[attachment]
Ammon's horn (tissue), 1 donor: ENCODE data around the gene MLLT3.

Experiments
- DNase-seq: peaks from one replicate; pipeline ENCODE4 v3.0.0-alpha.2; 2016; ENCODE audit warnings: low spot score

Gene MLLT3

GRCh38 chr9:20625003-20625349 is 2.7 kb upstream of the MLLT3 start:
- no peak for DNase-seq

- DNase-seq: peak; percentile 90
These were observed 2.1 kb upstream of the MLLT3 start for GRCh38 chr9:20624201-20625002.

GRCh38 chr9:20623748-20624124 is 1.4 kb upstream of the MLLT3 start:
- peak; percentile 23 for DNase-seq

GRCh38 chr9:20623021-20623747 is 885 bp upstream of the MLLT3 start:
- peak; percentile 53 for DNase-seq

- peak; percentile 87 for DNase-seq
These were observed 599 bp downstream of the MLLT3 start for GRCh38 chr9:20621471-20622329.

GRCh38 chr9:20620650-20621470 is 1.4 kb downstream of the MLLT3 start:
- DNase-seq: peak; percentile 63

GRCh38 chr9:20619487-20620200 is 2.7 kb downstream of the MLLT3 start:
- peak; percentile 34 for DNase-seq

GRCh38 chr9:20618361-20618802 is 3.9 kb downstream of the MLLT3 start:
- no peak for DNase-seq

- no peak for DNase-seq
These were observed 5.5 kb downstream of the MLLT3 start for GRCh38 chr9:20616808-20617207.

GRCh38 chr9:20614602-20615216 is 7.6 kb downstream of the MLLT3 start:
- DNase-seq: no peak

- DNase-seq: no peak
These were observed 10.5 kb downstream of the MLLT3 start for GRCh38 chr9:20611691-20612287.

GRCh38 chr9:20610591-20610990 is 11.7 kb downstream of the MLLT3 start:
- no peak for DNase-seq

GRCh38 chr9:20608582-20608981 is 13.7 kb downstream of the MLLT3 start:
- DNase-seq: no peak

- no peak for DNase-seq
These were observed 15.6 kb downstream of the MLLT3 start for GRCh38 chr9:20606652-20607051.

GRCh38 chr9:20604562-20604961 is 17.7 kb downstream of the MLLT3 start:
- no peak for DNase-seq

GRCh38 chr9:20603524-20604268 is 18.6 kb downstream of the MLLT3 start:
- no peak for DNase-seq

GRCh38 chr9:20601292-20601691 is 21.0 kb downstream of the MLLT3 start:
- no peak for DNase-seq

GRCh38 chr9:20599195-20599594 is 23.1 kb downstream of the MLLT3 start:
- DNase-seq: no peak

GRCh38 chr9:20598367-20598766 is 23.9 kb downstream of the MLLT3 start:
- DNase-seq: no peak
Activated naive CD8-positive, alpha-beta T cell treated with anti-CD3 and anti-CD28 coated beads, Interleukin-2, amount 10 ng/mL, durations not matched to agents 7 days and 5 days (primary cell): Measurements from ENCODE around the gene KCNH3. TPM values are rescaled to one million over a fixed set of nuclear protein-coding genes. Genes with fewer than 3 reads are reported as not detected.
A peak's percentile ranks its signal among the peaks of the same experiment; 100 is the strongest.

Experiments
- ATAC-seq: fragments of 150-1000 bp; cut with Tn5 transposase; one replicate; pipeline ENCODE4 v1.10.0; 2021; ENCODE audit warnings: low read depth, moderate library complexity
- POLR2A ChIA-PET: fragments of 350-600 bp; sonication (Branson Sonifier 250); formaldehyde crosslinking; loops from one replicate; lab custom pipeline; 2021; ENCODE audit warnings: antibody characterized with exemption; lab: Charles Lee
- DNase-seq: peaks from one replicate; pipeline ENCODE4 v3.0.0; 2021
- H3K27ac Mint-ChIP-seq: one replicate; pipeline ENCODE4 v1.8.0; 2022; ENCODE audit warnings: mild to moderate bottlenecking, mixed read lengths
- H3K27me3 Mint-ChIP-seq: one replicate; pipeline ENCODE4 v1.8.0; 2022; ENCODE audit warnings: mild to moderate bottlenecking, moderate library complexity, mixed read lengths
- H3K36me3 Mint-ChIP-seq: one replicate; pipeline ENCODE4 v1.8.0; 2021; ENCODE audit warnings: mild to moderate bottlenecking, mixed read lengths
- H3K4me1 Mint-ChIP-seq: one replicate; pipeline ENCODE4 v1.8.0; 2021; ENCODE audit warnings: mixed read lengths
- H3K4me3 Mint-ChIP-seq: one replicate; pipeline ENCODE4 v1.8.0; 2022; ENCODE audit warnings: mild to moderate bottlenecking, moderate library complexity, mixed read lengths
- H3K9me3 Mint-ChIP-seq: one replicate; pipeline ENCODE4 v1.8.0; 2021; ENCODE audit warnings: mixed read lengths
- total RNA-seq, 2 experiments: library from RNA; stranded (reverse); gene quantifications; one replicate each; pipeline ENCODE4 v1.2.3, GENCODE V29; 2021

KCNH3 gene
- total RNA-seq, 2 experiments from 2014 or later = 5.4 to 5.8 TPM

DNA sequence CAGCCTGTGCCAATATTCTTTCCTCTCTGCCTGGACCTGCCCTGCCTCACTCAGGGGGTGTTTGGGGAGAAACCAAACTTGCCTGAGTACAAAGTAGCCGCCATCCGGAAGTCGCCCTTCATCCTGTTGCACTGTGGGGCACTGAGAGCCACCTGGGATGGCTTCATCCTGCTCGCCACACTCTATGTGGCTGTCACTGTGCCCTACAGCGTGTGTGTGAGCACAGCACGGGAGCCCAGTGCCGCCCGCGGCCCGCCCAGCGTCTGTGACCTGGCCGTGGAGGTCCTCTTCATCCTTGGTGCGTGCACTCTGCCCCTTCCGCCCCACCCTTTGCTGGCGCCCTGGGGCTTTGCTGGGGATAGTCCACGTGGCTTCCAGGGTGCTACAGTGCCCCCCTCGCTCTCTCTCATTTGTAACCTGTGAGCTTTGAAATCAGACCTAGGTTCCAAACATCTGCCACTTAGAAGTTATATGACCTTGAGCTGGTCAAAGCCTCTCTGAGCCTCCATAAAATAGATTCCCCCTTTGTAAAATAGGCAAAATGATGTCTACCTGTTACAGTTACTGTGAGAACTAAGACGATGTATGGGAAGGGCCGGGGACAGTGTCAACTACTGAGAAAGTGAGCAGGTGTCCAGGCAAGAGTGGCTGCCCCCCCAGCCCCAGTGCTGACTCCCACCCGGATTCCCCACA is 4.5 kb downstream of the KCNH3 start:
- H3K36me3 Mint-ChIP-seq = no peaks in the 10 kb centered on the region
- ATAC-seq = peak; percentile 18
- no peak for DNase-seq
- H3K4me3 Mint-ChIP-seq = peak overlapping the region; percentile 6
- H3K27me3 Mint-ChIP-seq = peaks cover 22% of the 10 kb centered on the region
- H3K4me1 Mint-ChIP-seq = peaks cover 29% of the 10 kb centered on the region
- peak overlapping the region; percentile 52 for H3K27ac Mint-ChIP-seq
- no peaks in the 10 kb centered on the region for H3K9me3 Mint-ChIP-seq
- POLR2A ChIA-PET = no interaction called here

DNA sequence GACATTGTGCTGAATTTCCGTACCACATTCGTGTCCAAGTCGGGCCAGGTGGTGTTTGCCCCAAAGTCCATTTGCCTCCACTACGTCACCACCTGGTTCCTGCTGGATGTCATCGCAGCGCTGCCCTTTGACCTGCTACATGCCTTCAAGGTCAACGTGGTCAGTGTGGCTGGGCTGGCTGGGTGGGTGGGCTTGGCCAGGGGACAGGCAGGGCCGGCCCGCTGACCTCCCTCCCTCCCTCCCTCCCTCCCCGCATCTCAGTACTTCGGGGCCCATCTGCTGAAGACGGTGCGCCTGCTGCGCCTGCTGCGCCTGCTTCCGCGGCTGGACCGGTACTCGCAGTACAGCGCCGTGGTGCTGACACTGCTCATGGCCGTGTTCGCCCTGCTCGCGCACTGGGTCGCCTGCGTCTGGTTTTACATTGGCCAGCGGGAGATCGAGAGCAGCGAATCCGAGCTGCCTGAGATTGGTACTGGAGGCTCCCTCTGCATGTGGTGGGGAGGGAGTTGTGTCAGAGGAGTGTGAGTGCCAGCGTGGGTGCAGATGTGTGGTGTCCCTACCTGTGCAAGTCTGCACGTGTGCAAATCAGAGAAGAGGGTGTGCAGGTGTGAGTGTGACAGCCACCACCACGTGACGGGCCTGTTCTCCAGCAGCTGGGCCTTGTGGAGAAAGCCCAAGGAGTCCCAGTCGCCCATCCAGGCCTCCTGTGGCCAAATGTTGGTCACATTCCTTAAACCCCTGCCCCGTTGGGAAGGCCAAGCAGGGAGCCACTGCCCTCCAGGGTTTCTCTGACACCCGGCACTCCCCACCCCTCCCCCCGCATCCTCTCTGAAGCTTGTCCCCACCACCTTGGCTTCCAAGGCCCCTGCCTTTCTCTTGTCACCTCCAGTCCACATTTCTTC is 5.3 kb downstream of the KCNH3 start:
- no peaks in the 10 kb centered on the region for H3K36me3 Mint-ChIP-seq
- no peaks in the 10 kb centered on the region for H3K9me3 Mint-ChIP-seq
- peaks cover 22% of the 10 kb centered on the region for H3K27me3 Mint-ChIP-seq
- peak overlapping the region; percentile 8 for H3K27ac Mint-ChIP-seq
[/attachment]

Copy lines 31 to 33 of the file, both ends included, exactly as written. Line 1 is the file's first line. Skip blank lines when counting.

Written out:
- no peak for DNase-seq
These were observed 15.6 kb downstream of the MLLT3 start for GRCh38 chr9:20606652-20607051.

GRCh38 chr9:20604562-20604961 is 17.7 kb downstream of the MLLT3 start: